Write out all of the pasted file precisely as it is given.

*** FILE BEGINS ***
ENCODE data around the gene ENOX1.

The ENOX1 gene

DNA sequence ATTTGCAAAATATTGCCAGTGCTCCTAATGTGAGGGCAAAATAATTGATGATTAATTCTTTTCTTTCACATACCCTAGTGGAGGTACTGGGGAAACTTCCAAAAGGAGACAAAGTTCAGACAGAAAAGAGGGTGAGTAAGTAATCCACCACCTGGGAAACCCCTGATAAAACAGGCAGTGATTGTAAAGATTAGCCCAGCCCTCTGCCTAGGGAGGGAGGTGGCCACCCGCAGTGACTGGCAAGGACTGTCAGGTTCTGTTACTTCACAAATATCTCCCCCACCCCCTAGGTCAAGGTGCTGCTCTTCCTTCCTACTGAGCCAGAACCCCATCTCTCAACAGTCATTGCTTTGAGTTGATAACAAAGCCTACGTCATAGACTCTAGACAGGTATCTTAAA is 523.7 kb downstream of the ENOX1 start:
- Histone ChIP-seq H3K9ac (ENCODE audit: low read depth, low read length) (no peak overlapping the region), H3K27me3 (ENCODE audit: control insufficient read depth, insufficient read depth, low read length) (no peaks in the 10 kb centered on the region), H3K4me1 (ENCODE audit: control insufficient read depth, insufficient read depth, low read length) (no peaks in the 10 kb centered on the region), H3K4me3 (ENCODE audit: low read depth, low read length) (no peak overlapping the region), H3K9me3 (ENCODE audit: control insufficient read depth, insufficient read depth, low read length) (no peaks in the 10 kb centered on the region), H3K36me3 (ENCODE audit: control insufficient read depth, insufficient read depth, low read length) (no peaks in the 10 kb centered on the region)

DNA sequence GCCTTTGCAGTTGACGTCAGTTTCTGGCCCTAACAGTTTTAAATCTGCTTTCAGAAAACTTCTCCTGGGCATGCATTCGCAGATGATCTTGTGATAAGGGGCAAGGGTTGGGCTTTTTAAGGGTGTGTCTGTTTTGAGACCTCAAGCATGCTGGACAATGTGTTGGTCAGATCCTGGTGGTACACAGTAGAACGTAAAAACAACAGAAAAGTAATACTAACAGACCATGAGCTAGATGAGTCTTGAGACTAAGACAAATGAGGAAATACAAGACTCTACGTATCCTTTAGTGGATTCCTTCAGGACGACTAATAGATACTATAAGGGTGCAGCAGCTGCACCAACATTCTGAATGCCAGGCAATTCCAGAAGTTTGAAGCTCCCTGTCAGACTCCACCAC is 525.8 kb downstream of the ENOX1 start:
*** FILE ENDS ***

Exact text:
ENCODE data around the gene ENOX1.

The ENOX1 gene

DNA sequence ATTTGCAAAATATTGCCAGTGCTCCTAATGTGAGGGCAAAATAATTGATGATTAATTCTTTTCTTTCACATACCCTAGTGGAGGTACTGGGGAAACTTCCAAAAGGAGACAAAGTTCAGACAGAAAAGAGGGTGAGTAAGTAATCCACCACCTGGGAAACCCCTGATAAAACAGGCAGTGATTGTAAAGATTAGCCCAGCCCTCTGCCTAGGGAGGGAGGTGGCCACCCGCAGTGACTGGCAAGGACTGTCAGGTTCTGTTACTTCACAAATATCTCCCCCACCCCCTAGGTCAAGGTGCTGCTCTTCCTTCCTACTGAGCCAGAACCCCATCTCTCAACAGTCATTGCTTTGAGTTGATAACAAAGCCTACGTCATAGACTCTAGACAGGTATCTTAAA is 523.7 kb downstream of the ENOX1 start:
- Histone ChIP-seq H3K9ac (ENCODE audit: low read depth, low read length) (no peak overlapping the region), H3K27me3 (ENCODE audit: control insufficient read depth, insufficient read depth, low read length) (no peaks in the 10 kb centered on the region), H3K4me1 (ENCODE audit: control insufficient read depth, insufficient read depth, low read length) (no peaks in the 10 kb centered on the region), H3K4me3 (ENCODE audit: low read depth, low read length) (no peak overlapping the region), H3K9me3 (ENCODE audit: control insufficient read depth, insufficient read depth, low read length) (no peaks in the 10 kb centered on the region), H3K36me3 (ENCODE audit: control insufficient read depth, insufficient read depth, low read length) (no peaks in the 10 kb centered on the region)

DNA sequence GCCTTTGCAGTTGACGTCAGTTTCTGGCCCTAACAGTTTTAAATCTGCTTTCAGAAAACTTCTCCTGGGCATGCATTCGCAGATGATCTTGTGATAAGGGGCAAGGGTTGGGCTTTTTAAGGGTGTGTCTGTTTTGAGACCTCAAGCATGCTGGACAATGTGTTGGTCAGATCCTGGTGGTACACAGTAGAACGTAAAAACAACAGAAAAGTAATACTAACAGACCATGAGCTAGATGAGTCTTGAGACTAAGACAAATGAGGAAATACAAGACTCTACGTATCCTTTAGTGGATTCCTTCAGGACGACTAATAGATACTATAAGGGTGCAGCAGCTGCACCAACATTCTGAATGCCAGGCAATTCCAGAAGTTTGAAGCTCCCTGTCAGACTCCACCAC is 525.8 kb downstream of the ENOX1 start: